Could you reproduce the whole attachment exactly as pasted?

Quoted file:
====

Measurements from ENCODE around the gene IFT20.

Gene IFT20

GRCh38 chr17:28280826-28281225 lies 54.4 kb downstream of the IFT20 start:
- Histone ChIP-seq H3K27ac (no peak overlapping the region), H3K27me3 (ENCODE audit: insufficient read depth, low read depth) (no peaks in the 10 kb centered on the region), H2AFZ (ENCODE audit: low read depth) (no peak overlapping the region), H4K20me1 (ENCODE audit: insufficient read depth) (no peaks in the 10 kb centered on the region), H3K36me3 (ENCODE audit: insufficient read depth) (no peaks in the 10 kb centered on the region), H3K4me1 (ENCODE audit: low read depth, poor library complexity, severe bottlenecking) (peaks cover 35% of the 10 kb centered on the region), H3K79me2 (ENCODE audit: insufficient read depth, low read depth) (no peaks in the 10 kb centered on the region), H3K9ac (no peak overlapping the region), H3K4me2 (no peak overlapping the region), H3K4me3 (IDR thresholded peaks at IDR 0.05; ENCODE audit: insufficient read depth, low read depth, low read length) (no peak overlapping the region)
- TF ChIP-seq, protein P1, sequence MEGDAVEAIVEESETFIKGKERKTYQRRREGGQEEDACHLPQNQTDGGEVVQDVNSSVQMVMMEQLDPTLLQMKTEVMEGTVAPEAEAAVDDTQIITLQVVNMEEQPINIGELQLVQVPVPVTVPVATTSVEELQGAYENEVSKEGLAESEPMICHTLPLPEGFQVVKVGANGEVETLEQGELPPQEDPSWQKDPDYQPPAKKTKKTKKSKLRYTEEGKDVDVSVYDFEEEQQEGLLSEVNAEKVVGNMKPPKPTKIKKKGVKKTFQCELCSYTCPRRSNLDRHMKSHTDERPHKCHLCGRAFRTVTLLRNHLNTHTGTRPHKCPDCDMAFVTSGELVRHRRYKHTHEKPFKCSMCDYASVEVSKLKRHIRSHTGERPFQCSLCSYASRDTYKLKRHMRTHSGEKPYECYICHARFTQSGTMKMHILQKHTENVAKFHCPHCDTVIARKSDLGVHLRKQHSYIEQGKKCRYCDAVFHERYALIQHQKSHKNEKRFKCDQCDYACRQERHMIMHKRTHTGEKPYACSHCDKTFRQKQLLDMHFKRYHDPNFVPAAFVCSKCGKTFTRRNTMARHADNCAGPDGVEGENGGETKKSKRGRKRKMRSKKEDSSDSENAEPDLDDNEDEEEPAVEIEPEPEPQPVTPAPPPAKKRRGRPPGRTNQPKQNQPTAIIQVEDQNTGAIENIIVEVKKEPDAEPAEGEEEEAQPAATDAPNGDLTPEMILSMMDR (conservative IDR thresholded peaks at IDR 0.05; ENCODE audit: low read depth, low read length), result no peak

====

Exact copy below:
Measurements from ENCODE around the gene IFT20.

Gene IFT20

GRCh38 chr17:28280826-28281225 lies 54.4 kb downstream of the IFT20 start:
- Histone ChIP-seq H3K27ac (no peak overlapping the region), H3K27me3 (ENCODE audit: insufficient read depth, low read depth) (no peaks in the 10 kb centered on the region), H2AFZ (ENCODE audit: low read depth) (no peak overlapping the region), H4K20me1 (ENCODE audit: insufficient read depth) (no peaks in the 10 kb centered on the region), H3K36me3 (ENCODE audit: insufficient read depth) (no peaks in the 10 kb centered on the region), H3K4me1 (ENCODE audit: low read depth, poor library complexity, severe bottlenecking) (peaks cover 35% of the 10 kb centered on the region), H3K79me2 (ENCODE audit: insufficient read depth, low read depth) (no peaks in the 10 kb centered on the region), H3K9ac (no peak overlapping the region), H3K4me2 (no peak overlapping the region), H3K4me3 (IDR thresholded peaks at IDR 0.05; ENCODE audit: insufficient read depth, low read depth, low read length) (no peak overlapping the region)
- TF ChIP-seq, protein P1, sequence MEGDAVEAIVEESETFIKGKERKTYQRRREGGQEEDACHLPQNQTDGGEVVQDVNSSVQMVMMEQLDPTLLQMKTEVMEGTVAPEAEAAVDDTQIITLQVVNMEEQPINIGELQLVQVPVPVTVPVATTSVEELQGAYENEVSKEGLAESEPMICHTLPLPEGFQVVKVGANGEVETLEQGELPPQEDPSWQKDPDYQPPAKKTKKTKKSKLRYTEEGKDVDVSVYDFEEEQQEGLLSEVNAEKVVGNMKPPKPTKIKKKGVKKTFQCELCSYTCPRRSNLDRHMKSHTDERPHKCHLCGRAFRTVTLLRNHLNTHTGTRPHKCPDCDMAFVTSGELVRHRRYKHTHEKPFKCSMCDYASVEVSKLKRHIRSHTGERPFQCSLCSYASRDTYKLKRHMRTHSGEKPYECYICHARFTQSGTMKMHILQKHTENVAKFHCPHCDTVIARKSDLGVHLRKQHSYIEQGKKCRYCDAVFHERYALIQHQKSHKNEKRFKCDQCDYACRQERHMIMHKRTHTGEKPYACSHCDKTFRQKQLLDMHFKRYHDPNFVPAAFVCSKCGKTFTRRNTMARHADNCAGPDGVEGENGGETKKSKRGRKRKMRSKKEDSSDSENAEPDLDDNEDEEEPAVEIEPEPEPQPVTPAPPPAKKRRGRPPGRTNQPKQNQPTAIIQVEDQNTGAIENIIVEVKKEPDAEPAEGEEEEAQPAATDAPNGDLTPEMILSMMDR (conservative IDR thresholded peaks at IDR 0.05; ENCODE audit: low read depth, low read length), result no peak